Urban and Rural Protest

Overview of booklet 2

Context (1830-1848)

Pre-1832 only the rich could vote.

Post-1832 middle class enfranchised.

Absence of political power limited choices for the working class.

'Popular protest' - collective protest by working/middle classes of society at a local or even national level to express a view in attempt to change things. 

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Distribution of Power

  • A new 'middle class' emerged with the new industries with wealth based on industry. 
  • Urban not rural.
  • Resented lack of political power.
  • Bottem end of the scale: semi or unskiled industrial workers
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Living Conditions in the Towns

  • Industrialisation had a major effect upon the health of the nation.
  • Population increase from 10 million in 1801 to 32.5 million in 1901.
  • Urban centres (eg Manchester) had increasing population due to movement of agricultural labourers seeking work. 
    • Could not cope with increasing size.
    • Local govt unable to administer the new towns effectively.
  • Poor town planning, overcrowding and generally poor living conditions.
    • Lack of clean water, disease was widespread and cholera was recurrent. 
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Working Conditions

  • Industrial system was different in two crucial ways:
    • working day was far more rigidly organised
    • major loss in independence
  • Generally poor conditions.
  • Craft skills superseded by machines.
  • Low pay.
  • Child labour.
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Ideas of Jeremy Bentham

  • "The greatest happiness of the greatest number of people."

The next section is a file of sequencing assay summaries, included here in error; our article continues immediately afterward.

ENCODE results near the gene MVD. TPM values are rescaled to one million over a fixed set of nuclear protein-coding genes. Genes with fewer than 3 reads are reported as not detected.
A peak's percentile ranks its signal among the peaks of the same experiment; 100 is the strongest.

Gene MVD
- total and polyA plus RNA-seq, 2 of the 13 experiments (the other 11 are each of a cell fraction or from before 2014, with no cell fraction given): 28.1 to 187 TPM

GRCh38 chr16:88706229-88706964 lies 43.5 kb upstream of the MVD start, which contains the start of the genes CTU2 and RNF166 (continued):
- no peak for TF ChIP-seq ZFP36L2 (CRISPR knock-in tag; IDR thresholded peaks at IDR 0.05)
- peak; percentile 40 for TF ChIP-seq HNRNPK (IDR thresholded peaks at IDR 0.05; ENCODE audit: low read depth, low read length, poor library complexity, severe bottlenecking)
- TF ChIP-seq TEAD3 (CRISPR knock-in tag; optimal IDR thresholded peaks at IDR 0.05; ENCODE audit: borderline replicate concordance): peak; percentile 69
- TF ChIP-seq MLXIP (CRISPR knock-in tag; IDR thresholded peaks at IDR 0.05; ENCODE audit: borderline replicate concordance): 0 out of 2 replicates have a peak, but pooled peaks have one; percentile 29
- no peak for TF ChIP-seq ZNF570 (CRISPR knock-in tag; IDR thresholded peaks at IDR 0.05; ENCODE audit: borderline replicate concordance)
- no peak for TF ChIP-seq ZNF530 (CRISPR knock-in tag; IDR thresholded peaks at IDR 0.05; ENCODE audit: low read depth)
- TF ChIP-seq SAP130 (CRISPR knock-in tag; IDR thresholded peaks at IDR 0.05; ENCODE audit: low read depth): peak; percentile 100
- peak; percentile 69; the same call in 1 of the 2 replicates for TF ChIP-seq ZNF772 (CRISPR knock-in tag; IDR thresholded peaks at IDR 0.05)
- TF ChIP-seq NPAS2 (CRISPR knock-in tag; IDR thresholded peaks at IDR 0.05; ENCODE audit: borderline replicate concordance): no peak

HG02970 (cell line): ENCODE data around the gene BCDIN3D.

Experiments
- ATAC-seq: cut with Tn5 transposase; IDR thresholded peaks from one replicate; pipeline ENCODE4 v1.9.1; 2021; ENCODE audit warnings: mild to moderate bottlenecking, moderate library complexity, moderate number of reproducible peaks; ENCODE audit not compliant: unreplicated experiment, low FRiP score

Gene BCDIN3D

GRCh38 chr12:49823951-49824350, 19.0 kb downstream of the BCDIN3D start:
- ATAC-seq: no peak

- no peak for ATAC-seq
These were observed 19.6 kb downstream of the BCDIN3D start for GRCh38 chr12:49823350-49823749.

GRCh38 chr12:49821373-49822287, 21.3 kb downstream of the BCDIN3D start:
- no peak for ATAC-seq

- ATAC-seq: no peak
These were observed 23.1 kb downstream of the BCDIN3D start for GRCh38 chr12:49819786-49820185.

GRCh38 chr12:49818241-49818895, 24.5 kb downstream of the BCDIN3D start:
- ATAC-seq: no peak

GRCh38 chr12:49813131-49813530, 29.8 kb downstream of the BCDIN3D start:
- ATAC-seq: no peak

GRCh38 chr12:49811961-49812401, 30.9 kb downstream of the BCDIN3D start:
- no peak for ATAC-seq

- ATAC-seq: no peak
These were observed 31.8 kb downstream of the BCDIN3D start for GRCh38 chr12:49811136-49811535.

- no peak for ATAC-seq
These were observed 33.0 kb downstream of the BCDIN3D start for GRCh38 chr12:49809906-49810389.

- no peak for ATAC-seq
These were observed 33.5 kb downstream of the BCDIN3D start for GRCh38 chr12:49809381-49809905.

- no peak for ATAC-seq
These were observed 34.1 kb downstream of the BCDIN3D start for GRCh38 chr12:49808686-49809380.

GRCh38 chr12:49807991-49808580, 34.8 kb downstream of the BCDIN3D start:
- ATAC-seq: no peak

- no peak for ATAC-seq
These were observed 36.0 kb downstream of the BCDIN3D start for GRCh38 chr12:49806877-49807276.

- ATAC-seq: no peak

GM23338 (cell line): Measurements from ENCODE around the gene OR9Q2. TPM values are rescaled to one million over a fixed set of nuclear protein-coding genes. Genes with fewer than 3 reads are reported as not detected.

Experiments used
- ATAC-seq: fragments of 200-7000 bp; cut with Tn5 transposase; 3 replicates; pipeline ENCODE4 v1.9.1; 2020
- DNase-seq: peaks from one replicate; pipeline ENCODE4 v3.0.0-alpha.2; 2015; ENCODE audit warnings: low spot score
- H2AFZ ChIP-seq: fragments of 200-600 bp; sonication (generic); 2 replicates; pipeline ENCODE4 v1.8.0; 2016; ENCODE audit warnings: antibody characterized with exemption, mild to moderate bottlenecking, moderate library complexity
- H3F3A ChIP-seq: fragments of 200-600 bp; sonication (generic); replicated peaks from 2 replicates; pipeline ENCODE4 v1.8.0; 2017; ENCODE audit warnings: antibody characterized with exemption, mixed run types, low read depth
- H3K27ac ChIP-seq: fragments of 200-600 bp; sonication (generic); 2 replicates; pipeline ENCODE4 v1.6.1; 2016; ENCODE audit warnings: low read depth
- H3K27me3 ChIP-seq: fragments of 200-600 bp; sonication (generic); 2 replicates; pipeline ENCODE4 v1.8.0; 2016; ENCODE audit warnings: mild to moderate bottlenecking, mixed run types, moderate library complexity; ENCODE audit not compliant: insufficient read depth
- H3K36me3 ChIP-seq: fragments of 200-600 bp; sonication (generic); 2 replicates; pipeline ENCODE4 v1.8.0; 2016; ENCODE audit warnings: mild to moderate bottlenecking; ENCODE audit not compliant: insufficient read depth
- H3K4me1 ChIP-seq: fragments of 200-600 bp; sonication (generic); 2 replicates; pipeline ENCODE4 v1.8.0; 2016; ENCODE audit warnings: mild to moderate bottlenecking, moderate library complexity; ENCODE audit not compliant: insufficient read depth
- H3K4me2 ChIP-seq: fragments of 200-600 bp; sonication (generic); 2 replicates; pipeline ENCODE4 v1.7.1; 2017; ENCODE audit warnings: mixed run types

• This could be achieved in 2 ways:
    • Government and administration had to be made as efficient as possible. Anything inefficient must be modernised. 
    • Laissez-faire guiding principle of government. A minimum amount of interference within the lives of individuals.
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Reactions to Social and Working conditions

  • A desire for greater efficiency emerged which prompted reform.
  • Social reform was necessary as British society had very poor living and working conditions - needed to maintain political stability.
  • Lower class still lacked major political power. 
  • Reforms dictated from above. 
  • Needed to improve education as there was a need for more advanced techniques and skilled labour to maintain Britain's economic position.
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What Causes Popular Protest?

  • Economic problems - low wages, industrial/agricultural depression
  • Political concerns - lack of vote, political context
  • Social issues - poverty, living/working conditions, social class
  • Religious conflict - issues for Catholics and Non-Comformists
  • Local/regional issues - local grievances
  • Government action - changes in policy or the law
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